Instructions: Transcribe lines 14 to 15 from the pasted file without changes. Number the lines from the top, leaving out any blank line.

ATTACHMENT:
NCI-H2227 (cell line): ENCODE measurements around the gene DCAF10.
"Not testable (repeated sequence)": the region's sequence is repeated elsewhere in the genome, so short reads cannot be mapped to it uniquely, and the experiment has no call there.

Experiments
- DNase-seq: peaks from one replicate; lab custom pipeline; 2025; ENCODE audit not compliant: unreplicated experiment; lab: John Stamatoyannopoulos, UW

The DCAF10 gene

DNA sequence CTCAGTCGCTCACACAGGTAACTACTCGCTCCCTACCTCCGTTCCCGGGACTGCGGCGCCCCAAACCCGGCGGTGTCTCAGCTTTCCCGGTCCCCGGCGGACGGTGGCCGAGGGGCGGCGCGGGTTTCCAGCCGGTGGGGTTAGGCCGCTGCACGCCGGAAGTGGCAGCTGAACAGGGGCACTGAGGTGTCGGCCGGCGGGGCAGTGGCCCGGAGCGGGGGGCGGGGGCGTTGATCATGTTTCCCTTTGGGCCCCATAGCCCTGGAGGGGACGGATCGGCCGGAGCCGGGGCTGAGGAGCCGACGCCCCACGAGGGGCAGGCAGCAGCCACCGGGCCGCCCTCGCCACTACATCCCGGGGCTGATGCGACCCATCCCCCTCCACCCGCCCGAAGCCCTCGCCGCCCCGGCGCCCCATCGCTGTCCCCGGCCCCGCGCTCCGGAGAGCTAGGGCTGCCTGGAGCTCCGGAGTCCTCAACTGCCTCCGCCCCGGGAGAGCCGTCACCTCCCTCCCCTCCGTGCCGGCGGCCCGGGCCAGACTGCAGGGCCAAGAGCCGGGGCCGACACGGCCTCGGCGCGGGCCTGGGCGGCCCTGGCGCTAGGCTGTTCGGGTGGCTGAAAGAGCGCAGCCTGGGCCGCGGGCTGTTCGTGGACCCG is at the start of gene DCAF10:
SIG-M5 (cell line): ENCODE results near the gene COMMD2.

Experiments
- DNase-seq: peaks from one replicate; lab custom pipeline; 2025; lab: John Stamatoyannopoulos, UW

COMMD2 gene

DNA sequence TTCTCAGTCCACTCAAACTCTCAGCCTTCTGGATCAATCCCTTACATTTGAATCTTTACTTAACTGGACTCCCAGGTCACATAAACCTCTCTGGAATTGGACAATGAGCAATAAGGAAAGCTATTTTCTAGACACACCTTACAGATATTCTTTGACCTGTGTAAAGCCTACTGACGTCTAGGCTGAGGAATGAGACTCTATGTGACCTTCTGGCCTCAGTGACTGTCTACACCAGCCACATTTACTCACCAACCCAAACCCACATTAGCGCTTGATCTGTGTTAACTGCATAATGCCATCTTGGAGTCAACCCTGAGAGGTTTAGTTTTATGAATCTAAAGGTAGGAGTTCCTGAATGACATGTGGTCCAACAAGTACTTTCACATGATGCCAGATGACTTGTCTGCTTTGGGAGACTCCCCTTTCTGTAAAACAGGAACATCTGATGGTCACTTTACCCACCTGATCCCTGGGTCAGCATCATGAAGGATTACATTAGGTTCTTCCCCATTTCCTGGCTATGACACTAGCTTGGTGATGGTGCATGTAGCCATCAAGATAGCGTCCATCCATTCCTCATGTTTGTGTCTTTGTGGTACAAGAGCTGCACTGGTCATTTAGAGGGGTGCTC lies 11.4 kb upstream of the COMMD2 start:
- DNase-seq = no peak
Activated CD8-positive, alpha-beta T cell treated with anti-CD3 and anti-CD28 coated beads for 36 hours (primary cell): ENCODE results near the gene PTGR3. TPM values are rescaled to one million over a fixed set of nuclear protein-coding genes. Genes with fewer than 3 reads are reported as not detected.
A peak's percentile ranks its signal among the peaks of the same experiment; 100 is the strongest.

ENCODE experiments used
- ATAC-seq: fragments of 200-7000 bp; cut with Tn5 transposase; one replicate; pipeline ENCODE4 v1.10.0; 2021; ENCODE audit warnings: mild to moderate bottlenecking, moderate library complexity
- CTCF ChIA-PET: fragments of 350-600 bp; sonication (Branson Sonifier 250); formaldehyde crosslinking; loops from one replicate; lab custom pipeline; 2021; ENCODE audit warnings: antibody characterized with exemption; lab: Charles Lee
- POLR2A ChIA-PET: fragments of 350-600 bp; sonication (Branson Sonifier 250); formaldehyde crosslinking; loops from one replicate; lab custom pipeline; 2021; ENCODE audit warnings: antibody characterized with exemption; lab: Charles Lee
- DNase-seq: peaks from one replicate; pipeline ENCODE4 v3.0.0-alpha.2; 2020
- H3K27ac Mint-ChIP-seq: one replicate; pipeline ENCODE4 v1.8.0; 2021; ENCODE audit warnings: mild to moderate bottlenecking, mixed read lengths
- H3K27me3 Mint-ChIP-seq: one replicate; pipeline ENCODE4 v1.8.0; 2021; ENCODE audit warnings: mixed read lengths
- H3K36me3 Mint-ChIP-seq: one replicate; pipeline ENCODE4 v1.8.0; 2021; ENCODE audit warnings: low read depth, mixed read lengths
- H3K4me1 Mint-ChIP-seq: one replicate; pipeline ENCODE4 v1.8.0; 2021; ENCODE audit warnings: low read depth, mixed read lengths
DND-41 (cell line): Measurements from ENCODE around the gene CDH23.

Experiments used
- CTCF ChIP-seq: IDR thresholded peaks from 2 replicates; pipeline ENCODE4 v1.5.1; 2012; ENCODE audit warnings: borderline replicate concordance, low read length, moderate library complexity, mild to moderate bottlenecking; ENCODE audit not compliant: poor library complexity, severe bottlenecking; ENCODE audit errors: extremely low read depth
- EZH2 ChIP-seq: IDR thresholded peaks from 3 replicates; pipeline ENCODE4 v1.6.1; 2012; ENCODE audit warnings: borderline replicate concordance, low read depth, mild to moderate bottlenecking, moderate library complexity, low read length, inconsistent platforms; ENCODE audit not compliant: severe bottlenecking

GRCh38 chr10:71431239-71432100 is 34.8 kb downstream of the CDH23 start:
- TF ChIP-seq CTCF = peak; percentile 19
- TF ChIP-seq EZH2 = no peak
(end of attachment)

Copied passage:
A peak's percentile ranks its signal among the peaks of the same experiment; 100 is the strongest.

ENCODE experiments used